Could we all be mentally ill?  This may be the diagnosis when the American Psychiatric Association (APA) officially publishes the DSM-5 in May 2013.

What is the DSM?

DSM stands for “Diagnostic and Statistical Manual of Mental Disorders” and is essentially the “bible of psychiatry.”  The manual contains a listing of psychiatric disorders, corresponding to a set of symptoms, diagnostic criteria and other information such as prevalence, family history, age, culture, or gender-specific features.  Mental health professionals use the DSM for the assessment and diagnosis of mental disorders.

Currently in the psychiatric community a heated debate appears to be raging about proposed changes to the current DMS-4 and its societal impact on the diagnosis of mental illness.

Since its posting in October 2011, a petition launched by the Open Letter Committee of the Society for Humanistic Psychology for DSM-5 Reform has garnered the support of over 50 mental health associations and more than 13,000 individual mental health professionals.

Although the DSM-5 Task Force has made changes to some of its proposals in response to public commentary, a number of DSM-5 proposals are continuing concerns to the Open Letter Committee.  Among the concerns expressed in its response to the final DSM-5 draft proposals are:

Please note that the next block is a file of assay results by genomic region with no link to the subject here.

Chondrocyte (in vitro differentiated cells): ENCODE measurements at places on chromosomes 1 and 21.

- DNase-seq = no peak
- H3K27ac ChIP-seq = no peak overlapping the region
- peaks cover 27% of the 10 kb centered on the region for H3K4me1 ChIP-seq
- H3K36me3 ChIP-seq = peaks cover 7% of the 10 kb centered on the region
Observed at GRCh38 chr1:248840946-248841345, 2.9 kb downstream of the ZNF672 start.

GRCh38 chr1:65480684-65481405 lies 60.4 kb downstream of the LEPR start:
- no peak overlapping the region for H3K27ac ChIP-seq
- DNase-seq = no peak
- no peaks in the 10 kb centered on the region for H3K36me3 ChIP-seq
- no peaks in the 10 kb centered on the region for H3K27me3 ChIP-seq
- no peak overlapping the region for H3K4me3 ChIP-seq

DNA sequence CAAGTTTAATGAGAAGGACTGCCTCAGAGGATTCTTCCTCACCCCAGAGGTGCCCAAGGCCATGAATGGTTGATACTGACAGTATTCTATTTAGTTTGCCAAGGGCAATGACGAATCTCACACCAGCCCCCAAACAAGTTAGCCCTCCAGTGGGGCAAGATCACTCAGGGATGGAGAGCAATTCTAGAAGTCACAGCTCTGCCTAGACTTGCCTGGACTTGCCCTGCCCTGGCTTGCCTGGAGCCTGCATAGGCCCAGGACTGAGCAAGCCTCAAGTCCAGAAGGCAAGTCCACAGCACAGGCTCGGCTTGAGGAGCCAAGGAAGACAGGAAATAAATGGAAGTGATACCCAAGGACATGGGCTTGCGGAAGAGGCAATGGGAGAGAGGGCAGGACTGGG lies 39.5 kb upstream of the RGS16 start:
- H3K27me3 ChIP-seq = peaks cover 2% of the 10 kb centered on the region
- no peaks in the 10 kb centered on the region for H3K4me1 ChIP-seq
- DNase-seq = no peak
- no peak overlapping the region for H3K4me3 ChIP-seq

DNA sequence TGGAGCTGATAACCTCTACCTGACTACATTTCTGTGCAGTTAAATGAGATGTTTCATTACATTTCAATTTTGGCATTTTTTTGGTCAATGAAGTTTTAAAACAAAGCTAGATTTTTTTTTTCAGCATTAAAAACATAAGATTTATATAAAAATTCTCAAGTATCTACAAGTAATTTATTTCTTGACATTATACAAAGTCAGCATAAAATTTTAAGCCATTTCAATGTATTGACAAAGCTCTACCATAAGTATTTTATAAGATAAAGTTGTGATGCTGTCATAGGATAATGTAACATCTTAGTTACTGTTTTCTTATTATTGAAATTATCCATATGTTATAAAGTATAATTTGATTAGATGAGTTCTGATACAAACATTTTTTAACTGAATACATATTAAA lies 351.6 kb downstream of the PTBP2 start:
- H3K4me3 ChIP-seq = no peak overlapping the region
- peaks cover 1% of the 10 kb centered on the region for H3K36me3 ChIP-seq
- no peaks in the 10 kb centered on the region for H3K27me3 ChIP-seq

• The inclusion of new mental disorders based on insufficient and dated scientific data; and
  • The expansion of psychiatric boundaries that potentially medicalise and stigmatize normality and may lead to needless and dangerous treatment.

A highly vocal critic of the DSM-5 is psychiatrist and author Allen Frances, M.D., former chair of the DSM-4 Task Force and of the department of psychiatry at Duke University School of Medicine.

In a recent lecture, Diagnostic Inflation: Does Everyone Have a Mental Illness?  Dr. Frances, who believes that mental illnesses are being over-diagnosed, explains why he thinks the DSM-5 will lead to millions of people mislabelled as mentally disordered.

This lecture was part of Mental Health Matters, an initiative of TVO (TV Ontario) in association with the Centre for Addiction and Mental Health

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